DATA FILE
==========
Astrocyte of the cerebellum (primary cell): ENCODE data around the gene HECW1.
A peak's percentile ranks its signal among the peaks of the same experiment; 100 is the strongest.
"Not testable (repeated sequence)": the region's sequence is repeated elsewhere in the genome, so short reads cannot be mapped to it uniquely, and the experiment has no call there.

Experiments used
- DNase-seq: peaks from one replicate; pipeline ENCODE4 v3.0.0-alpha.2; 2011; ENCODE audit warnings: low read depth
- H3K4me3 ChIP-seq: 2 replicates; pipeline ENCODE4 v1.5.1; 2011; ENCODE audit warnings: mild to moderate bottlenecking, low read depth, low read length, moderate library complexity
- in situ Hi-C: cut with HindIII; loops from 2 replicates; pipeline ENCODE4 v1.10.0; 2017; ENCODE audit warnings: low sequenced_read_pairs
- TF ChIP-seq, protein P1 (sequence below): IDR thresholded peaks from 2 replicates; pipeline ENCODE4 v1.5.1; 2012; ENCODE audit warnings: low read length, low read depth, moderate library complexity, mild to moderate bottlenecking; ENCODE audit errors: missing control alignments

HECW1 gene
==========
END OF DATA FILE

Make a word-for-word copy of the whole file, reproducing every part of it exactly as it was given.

Astrocyte of the cerebellum (primary cell): ENCODE data around the gene HECW1.
A peak's percentile ranks its signal among the peaks of the same experiment; 100 is the strongest.
"Not testable (repeated sequence)": the region's sequence is repeated elsewhere in the genome, so short reads cannot be mapped to it uniquely, and the experiment has no call there.

Experiments used
- DNase-seq: peaks from one replicate; pipeline ENCODE4 v3.0.0-alpha.2; 2011; ENCODE audit warnings: low read depth
- H3K4me3 ChIP-seq: 2 replicates; pipeline ENCODE4 v1.5.1; 2011; ENCODE audit warnings: mild to moderate bottlenecking, low read depth, low read length, moderate library complexity
- in situ Hi-C: cut with HindIII; loops from 2 replicates; pipeline ENCODE4 v1.10.0; 2017; ENCODE audit warnings: low sequenced_read_pairs
- TF ChIP-seq, protein P1 (sequence below): IDR thresholded peaks from 2 replicates; pipeline ENCODE4 v1.5.1; 2012; ENCODE audit warnings: low read length, low read depth, moderate library complexity, mild to moderate bottlenecking; ENCODE audit errors: missing control alignments

HECW1 gene